Dr. Pieter Cohen this month wrote an article  on contaminated supplements that was published in the New England Journal of Medicine, outlining the concers many healthcare professionals have regarding the use of over the counter supplements. He will be a guest with Dr. Joe Galati this week on Your Health First.
In one of the most dangerous cities in the United States, one portly police sergeant has more to worry about than crime. His doctor had been encouraging him for years to lose weight, and like millions of other Americans, he decided to try a weight-loss supplement to help him shed his extra pounds. But instead of losing weight, he lost his job. According to the label, his diet pills, which were imported from Brazil and sold in the United States, contained vitamin E, centella, senna, and cascara, among other "natural" ingredients. Not included on the label was the amphetamine detected in his urine drug screen. The now-unemployed sergeant is not alone. Such contaminated supplements represent an emerging risk to public health.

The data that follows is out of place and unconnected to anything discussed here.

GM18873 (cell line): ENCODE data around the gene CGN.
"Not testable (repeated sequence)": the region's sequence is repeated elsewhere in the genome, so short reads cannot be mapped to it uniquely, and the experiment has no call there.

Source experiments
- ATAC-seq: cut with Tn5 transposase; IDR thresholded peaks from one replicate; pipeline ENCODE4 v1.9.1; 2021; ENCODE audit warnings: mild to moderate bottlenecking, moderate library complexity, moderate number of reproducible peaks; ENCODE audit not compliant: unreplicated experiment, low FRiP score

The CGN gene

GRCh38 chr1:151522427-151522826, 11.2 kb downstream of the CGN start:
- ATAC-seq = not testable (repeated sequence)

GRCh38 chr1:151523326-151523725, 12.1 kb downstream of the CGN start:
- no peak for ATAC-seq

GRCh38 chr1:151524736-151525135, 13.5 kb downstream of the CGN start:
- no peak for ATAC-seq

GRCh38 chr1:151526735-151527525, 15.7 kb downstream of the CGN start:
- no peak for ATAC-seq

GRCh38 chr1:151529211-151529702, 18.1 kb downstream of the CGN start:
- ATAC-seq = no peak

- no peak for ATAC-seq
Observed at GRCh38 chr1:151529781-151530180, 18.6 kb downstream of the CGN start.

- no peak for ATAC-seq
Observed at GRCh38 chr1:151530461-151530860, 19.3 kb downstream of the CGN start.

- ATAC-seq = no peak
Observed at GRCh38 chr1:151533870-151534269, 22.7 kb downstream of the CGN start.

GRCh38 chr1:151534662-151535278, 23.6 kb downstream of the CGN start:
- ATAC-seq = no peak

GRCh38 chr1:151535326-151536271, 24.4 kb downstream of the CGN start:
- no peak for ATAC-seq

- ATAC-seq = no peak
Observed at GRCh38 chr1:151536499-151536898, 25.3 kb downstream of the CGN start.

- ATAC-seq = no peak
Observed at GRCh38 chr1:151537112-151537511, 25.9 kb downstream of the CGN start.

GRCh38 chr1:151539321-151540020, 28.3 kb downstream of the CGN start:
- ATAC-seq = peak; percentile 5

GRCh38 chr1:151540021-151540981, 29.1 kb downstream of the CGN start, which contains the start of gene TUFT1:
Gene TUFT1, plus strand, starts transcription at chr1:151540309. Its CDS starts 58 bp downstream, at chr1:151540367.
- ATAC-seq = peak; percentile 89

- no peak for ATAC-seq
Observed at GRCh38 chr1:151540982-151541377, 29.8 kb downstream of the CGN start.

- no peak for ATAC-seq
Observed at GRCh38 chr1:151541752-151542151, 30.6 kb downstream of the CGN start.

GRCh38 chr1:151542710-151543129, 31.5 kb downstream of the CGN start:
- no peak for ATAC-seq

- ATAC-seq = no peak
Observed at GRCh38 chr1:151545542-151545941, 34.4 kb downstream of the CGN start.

In August 2009, the U.S. Food and Drug Administration (FDA) discovered more products, most of them labeled as dietary supplements, that contain a wide variety of undeclared active pharmaceutical ingredients. Now, more than 140 contaminated products have been identified, but these represent only a fraction of the contaminated supplements on the market. Unfortunately, lenient regulatory oversight of dietary supplements, combined with the FDA's lack of resources, has created a marketplace in which manufacturers can introduce hazardous new products with virtual impunity. Although manufacturers have since 2007 been required to report serious supplement-related adverse events to the FDA, the great majority of the estimated 50,000 adverse events that occur annually remain unreported.

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